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Ratpad vs Everglide : Battle of the Pads

Precision mousing surfaces reviewed

If there is one aspect of your computer setup that you really take for granted, it is the mouse mat. If you're anything like me, you will have accumulated about a hundred of these little cloth or plastic-manufactured "disposables", each with a shelf value of about 2 quid. Personally, ever since I moved over to the Intellimouse Explorer I've just used a wooden desktop and it has been fine. I wasn't particularly concerned about the pad beneath my rodent.


There has been a lot of talk about these sturdy new rock-hard mousing surfaces that supposedly increase the accuracy of your aim in first person shooters and such though. I must admit that I wasn't all that impressed at first, but I have since been converted somewhat...

For this comparison, I decided to focus upon the two main brands - Ratpadz and Everglide - both of which can be obtained in the UK for approximately £20 each. Both are very hard and provide a slightly elevated surface, with rubber feet beneath them which prevent the pad from sliding all over your desk.

The Contenders

Everglide Giganta - www.everglide.com

After a lot of cajoling from my fellow Quakers, I decided shelling out for an Everglide Giganta wouldn't be such a bad idea. Featuring a flat but textured bright blue finish, and an unusually large surface area, the Giganta (shown left) is definitely a precision mousing surface.

When I moved on to it after using a wooden desk for so long, the movement around Windows felt a whole lot smoother. The small smooth pads beneath the optical mouse that made up the only points of contact with the desk were becoming so worn down that there was friction during movement - something of an enemy to any Quaker.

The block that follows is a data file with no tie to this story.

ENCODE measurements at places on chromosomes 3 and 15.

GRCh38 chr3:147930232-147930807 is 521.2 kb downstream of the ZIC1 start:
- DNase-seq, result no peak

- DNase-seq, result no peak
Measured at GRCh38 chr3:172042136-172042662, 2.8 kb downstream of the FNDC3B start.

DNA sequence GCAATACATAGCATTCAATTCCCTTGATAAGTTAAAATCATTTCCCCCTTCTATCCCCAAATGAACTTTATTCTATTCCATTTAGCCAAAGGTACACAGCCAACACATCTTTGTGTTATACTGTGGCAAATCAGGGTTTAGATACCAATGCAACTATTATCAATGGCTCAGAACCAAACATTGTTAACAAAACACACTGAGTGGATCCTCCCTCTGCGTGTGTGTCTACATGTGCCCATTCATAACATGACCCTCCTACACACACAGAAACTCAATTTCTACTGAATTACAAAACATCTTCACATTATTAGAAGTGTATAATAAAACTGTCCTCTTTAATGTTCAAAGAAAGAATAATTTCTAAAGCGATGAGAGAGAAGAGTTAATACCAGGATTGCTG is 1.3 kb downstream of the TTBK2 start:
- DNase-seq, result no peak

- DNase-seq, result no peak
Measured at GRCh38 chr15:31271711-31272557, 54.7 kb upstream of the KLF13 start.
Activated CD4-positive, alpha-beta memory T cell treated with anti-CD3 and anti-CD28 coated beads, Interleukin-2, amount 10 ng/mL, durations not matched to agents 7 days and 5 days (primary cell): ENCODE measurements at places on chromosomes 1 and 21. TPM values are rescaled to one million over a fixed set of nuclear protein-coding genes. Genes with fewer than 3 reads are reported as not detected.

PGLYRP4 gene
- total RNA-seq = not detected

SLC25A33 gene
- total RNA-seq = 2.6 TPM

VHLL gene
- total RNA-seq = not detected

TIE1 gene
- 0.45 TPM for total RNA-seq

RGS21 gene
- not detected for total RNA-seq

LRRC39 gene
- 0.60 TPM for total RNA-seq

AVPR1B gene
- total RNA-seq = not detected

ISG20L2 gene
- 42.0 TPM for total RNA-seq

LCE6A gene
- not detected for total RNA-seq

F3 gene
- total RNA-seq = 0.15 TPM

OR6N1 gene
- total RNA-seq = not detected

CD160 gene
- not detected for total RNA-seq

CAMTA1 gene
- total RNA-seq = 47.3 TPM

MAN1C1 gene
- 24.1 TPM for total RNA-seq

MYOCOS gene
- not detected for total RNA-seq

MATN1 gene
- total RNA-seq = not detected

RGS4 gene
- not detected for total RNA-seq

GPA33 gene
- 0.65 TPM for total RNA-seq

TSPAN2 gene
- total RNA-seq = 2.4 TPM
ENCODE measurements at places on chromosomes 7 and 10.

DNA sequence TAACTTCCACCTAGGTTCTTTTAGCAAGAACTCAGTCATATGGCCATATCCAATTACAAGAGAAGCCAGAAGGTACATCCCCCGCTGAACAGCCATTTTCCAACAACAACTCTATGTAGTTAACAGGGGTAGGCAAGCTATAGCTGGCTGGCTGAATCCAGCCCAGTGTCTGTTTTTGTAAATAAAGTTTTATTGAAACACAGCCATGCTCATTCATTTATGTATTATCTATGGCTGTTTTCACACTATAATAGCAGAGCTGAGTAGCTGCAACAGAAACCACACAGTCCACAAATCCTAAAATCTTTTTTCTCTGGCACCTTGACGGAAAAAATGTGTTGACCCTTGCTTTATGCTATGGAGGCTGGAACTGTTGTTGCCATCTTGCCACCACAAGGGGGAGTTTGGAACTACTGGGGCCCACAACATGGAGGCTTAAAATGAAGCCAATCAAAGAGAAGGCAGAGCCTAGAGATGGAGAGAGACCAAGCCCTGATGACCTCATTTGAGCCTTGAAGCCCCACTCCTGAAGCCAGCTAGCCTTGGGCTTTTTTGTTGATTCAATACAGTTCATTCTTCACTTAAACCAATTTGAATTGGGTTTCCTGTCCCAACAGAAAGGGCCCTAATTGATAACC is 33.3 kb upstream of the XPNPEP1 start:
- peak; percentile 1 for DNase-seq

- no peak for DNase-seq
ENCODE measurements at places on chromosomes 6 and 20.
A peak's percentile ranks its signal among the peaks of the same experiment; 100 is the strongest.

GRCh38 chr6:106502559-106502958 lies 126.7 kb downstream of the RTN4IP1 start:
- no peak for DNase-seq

As soon as I moved on to the Giganta I felt the friction ease off completely. The surface is non-abrasive and doesn't scratch or smear at all. Should you drown it in Coke or something, just as with the Ratpad, it is completely washable. The Ratpad - www.ratpadz.com

As a special offer at Power Computing, any orders amounting to over £50 will get a free Ratpad (shown right) for the customer. Otherwise, you can always hand over a paltry £17 to secure one. PowerComputing are now the official UK supplier for Ratpadz, and they have plenty in stock.

Unlike the Giganta, the Ratpad isn't as precisely crafted. There is a clear edge around the sides, where the Giganta is smoothed off. Also unlike the Giganta, the surface tends to attract dirt and grime a lot more than the stolid, blue coloured deck. What the Ratpad loses out on with general aesthetic, however, it makes up for with precision and shape.

The Comparison